airlines and low-cost carriers.

If you find a fare you like on a third-party site, go to that airline’s website to see if it’s also available
directly from the airline. Most third-party sites charge a booking fee of $5 or $10, so it’s cheaper to
book directly with the airline.

Remember that several low-cost airlines, including JetBlue and Southwest, do not list their prices on
third-party sites. Since these carriers sometimes offer the lowest prices available on the routes they
fly, you should check their sites before booking with another airline.

Book a last-minute airfare

Although we advise against waiting until the last minute as a general rule, there are exceptions.
Airlines often release last-minute sale fares at rock-bottom prices for flights they haven’t filled. If
you’re just looking to get away and don’t have a specific destination in mind, this might be an option
for you.

The major airlines (American, Continental, Delta, Northwest, Southwest, United, and US Airways)
and some smaller airlines (Alaska, Frontier, Spirit, and others) release last-minute sale fares on
Mondays, Tuesdays, or Wednesdays for travel in the days and weeks ahead. Last-minute airfares
usually depart on Fridays, Saturdays, or Sundays, and return on Sundays through Wednesdays.

Most airlines send email newsletters with each week’s last-minute airfares to flyers who have signed
up on their websites. A better way to monitor all of the airlines’ last-minute fare sales is by signing up
for SmarterTravel.com’s free last-minute airfare newsletters. The newsletters list all available last-
minute fares tailored to the departure city of your choice, so you don’t have to scour each airline’s
website every week to find a cheap flight.

Most last-minute airfares don’t have an advance-booking requirement, allowing you to book right
before you fly. Even so, you should book as soon as you see a fare you like. Last-minute specials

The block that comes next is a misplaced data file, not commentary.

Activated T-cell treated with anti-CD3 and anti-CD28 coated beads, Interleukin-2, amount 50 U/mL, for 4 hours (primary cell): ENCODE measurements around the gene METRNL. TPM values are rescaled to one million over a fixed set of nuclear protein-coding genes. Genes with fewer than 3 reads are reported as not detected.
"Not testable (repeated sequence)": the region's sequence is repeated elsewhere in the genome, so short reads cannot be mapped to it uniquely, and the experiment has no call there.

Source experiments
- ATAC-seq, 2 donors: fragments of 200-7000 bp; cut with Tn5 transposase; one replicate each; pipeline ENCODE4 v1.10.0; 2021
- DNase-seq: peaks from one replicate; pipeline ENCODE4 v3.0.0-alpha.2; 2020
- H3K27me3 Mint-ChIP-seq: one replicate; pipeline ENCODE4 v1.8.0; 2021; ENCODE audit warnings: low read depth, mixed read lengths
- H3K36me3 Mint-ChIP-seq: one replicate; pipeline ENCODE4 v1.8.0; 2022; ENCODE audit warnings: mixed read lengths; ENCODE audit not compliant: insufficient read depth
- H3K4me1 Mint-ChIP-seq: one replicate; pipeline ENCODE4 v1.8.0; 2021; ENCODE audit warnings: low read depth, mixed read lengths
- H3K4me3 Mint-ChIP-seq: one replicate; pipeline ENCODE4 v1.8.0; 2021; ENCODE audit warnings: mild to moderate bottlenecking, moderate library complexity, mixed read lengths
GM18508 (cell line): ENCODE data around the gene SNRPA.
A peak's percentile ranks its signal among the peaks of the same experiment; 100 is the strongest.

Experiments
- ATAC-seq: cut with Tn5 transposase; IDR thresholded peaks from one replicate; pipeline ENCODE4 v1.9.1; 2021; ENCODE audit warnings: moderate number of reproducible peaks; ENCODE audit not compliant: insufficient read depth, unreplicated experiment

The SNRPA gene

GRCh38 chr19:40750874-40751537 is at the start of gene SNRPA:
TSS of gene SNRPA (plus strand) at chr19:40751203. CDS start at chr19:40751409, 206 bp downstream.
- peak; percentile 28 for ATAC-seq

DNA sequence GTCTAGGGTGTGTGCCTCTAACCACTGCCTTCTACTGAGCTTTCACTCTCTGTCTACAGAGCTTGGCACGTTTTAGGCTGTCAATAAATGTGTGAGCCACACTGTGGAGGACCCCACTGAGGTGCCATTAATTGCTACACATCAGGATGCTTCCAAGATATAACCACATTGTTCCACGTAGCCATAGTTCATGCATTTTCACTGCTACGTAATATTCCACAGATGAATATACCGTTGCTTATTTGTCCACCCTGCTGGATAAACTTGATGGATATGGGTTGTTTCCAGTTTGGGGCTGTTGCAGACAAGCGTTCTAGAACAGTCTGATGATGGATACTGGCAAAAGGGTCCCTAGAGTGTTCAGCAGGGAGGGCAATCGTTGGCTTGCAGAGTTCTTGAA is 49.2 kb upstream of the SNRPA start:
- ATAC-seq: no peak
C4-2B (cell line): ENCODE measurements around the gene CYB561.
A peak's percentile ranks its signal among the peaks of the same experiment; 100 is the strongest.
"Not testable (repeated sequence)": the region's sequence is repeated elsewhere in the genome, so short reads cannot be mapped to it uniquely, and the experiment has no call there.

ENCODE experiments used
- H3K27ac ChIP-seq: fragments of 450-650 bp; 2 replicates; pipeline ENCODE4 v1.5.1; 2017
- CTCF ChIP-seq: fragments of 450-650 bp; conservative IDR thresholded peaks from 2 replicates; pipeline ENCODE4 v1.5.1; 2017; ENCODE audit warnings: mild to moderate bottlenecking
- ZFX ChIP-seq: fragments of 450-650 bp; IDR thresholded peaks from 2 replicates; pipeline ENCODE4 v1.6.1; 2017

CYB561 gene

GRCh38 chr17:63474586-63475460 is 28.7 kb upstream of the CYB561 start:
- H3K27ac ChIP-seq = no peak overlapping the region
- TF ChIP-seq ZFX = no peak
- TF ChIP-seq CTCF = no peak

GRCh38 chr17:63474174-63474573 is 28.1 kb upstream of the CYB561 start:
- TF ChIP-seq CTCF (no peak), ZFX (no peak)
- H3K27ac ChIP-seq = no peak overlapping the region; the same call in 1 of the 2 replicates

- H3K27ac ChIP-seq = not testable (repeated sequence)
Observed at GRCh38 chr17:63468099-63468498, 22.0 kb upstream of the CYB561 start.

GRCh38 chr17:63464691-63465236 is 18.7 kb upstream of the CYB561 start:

are very limited and sell out quickly.




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                         465 Medford Street, Suite 400, Boston, MA 02129   tel: 617.886.5555   fax: 617.886.5501
Insider airfare secrets
By Jessica Labrencis, SmarterTravel.com

Keep an eye on the last-minute airfares released every week for your city and you’ll begin to notice
patterns. Competing airlines will generally offer last-minute fares on similar routes. Know which
airlines serve your city, and which cities are airline hubs. Soon you’ll be able to predict which airlines
are likely to offer low prices, and on which routes.

Use a specialty discount

Taking advantage of special discounts is a good way to save money on airfare, hotel stays, car
rentals, and other activities.

Families traveling together can take advantage of children’s discounts. While adults pay full price,
tickets for children age 12 and under will often be lower. Infants are usually permitted to sit on a
parent or guardian’s lap for the duration of a flight without purchasing a separate ticket. Some air-
lines offer discounts on airfare for groups of 10 or more (families or otherwise) traveling together on
the same itinerary.

Seniors can also benefit from discounts on airfare. Some airlines offer discounts for AARP mem-
bers, while others have special senior rates. Senior airfare deals are often companion deals in which